On February 18, 2021, just ten days before the first spring training game and forty-one days before the first game of the regular season, the Seattle Mariners signed a high-upside reliever; one that in his 2019 season succeeded on 23 of his 24 save attempts. Our editor-in-chief Kate Preusser noted that Ken Giles signing right before the 2021 season began was not an investment for that campaign, but rather our current one for 2022. Giles would miss the entire 2021 season still recovering from Tommy John surgery he had in September of 2020, but would - ideally - return to contribute for a full season in 2022. Whether that investment pays dividends remains to be seen, but all indications so far suggest it’s likely it will.
Like anything that includes a human element, determining value for free agency contracts can be more than simple data crunching, as Grant Bronsdon covered here. The Winner’s Curse he discusses in that article probably doesn’t apply to the Ken Giles free agent signing of last off-season. Of course, value for relievers is often completely arbitrary, given the volatile nature the role is infamous for, and how each reliever’s particular toolset can be used in that team’s relief plans.
For the sake of comparison, let’s take a look at the last full season played by two relievers. We’ll call them Reliever A and Reliever B. Reliever A’s last full season was 2021, and Reliever B’s last full season was in 2019.
Reliever A in 2021: 2.22 ERA, 3.08 FIP, 86 strikeouts in 69 IP, K-BB% of 18% (a career low, under a 29.4% career average), 1.8 fWAR.
Reliever B in 2019: 1.87 ERA, 2.27 FIP, 83 strikeouts in 53 IP, K-BB% of 31.7% (significantly above their career average of 25.6%), 1.8 fWAR.
Kenley Jansen was our example Reliever A, and for the 2021 season, he made $20 million. This year, he signed a one-year deal with the Braves for 16 million. Reliever B is none other than the Mariners’ own Ken Giles, who for his 2019 season with the Blue Jays made 6.3 million, and stands to make 5 million in Seattle this season.
There are certainly a lot more comparisons and considerations when determining a player’s overall value, and I’m not saying that Ken Giles is as good as Kenley Jansen. Especially considering that Giles is coming back from a prolonged absence due to his TJ injury and recovery, his production levels are sure to be slow to return to any form of normal, and that no doubt affects the overall perception of his value.
For Giles to be of significant value to the Mariners’ plans this year, he doesn’t have to be as valuable as Jansen, or even 2019 Giles. In that stellar 2019 season, his fWAR was 1.8. In 2021, the leader among M’s was Paul Sewald with 1.4 fWAR. Sewald’s 2021 campaign was remarkably similar to Giles in 2019, with his team-leading 30.3 K-BB% just a shade under Sewald’s, and an equally high strand rate.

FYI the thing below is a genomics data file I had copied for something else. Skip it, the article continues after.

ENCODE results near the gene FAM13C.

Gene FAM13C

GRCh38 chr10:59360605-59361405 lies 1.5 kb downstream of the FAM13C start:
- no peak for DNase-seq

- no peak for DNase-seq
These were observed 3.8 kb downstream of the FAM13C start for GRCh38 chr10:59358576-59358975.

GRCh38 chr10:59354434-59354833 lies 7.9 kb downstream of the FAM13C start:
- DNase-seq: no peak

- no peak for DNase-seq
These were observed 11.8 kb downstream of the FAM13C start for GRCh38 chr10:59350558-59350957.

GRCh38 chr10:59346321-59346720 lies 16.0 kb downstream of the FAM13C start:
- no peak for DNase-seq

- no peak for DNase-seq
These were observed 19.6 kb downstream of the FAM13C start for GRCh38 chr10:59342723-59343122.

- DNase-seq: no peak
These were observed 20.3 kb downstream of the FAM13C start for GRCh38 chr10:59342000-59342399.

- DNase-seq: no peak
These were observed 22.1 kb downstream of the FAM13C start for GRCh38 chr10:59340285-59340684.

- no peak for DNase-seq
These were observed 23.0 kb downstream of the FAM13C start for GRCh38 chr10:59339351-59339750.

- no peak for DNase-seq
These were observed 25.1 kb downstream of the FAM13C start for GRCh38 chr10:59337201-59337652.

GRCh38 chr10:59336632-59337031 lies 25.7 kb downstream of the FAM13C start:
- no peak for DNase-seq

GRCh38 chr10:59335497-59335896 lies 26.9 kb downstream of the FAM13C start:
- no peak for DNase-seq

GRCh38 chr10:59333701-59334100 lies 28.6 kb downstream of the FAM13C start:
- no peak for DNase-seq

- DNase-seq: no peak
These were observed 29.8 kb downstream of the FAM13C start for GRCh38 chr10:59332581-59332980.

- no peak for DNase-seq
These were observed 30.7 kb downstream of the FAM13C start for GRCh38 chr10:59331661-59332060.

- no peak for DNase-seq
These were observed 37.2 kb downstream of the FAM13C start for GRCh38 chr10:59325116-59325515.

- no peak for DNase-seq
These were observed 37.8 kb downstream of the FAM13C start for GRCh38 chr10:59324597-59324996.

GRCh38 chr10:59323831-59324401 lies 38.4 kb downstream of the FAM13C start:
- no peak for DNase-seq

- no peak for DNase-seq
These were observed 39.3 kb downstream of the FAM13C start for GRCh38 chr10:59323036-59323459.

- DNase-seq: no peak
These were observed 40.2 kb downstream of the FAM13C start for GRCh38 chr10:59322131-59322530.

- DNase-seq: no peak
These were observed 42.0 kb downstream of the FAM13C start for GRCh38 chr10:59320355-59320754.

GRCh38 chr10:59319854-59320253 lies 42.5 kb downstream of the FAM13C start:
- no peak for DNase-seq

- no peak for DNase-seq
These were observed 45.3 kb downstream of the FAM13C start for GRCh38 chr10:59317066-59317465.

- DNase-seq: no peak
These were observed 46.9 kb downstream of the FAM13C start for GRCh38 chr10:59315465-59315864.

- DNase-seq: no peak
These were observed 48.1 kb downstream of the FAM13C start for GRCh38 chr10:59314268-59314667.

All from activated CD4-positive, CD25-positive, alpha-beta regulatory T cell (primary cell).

Similar to my comparisons with Jansen, I don’t mean to color Sewald’s unique accomplishments with a one-to-one comparison. Sewald far outperformed the team’s collective K-BB% of 15.7, which was good for seventh-best in MLB last year. Instead, my intention is to temper expectations and bridge the gap between the Ken Giles that was, the Ken Giles we’re likely to get, and the Ken Giles that might also still be.
Before a steep velocity drop in 2020 - the precursor to going under the knife - Giles’s fastball averaged a touch under 98 MPH, which he paired with a nigh-unhittable slider; in 2019, opponents slugged under .200 against it. Never leaning too heavily towards one offering or the other, it’s easy to see why he’s racked up a 33% strikeout rate over his career.
On Tuesday, Giles notched his first outing since September 15th, 2020, and understandably wasn’t his sharpest, walking one and allowing a run to score in an inning of work. His fastball, though, sat at around 95 MPH per the broadcast, and his slider was back to its old tricks on this wicked strikeout of Rafael Ortega.
Another thing that’s also working in his favor is the depth the Mariners are currently working with in their bullpen. The loss of Casey Sadler for the season no doubt stings, but the team seems to be committed to filling holes when they are needed, like they’ve since done with the addition of Sergio Romo. Also of note is that for much of last season there wasn’t any one true closer, something the fantasy community hates but which capitalizes on the depth of the bullpen. Servais’s handling of the bullpen worked as well as it did in part because he didn’t stubbornly stick to assigned roles. Instead, he went with matchups that worked situationally, and the Mariners will enter 2022 with the same strategy. This style will potentially benefit not only Giles’s needs for a cautious return, but how Servais might utilize him. Although he’ll likely be a top option for the later innings, don’t be surprised to see him come in earlier, when the leverage of the game may be at its highest point.
The Mariners don’t need Ken Giles to be an elite closer like in his best days, because even his career-worst numbers of 21.7 K-BB% and 0.8 fWAR could be of great value to Seattle situationally this year. If he approaches anywhere near his best and takes the lion’s share of save opportunities? That $5 million investment could pay off many times over.